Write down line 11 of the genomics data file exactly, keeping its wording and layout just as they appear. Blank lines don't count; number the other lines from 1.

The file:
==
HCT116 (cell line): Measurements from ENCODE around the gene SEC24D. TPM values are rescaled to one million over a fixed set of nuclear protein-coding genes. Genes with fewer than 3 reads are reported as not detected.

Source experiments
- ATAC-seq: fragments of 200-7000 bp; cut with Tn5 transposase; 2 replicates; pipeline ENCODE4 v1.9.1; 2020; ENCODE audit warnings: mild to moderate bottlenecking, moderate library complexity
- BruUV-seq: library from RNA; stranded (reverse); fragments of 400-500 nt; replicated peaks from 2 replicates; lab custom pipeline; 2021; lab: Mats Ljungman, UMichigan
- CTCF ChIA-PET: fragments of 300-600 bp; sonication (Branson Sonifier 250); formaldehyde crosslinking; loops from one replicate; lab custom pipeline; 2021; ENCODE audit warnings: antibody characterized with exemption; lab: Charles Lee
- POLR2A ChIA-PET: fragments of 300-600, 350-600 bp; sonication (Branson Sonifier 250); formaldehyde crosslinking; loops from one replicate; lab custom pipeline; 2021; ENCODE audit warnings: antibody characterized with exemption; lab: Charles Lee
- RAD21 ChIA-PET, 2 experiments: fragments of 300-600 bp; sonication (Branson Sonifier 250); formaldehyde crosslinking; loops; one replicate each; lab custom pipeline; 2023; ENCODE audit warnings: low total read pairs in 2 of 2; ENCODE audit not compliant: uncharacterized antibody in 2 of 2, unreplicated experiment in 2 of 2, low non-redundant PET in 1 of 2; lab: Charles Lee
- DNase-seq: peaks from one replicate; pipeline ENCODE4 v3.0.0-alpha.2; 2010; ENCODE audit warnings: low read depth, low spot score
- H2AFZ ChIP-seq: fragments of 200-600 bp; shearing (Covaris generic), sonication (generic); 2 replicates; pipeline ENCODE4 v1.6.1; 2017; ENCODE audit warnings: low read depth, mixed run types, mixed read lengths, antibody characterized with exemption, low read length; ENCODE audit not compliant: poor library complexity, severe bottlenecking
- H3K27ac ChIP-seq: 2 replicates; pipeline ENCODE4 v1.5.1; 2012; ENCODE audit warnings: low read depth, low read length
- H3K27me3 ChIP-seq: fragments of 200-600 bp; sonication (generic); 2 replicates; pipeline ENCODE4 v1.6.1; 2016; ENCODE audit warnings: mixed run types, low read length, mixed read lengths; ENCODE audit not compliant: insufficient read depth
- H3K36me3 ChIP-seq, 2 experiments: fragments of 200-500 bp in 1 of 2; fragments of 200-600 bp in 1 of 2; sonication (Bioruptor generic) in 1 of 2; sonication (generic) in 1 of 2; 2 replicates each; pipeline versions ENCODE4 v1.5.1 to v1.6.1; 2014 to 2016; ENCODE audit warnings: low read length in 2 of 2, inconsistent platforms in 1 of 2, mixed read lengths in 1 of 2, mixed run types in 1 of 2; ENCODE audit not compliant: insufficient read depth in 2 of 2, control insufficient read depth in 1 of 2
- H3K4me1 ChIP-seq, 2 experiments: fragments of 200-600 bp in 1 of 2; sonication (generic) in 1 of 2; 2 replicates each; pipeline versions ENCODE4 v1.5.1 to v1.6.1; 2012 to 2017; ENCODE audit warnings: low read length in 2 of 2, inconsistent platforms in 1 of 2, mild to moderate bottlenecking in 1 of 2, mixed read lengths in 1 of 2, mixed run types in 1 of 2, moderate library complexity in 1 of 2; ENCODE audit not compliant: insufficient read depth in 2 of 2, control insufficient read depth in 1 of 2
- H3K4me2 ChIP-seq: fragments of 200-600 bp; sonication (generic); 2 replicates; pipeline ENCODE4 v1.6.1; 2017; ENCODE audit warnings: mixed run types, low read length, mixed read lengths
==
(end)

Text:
- H3K27me3 ChIP-seq: fragments of 200-600 bp; sonication (generic); 2 replicates; pipeline ENCODE4 v1.6.1; 2016; ENCODE audit warnings: mixed run types, low read length, mixed read lengths; ENCODE audit not compliant: insufficient read depth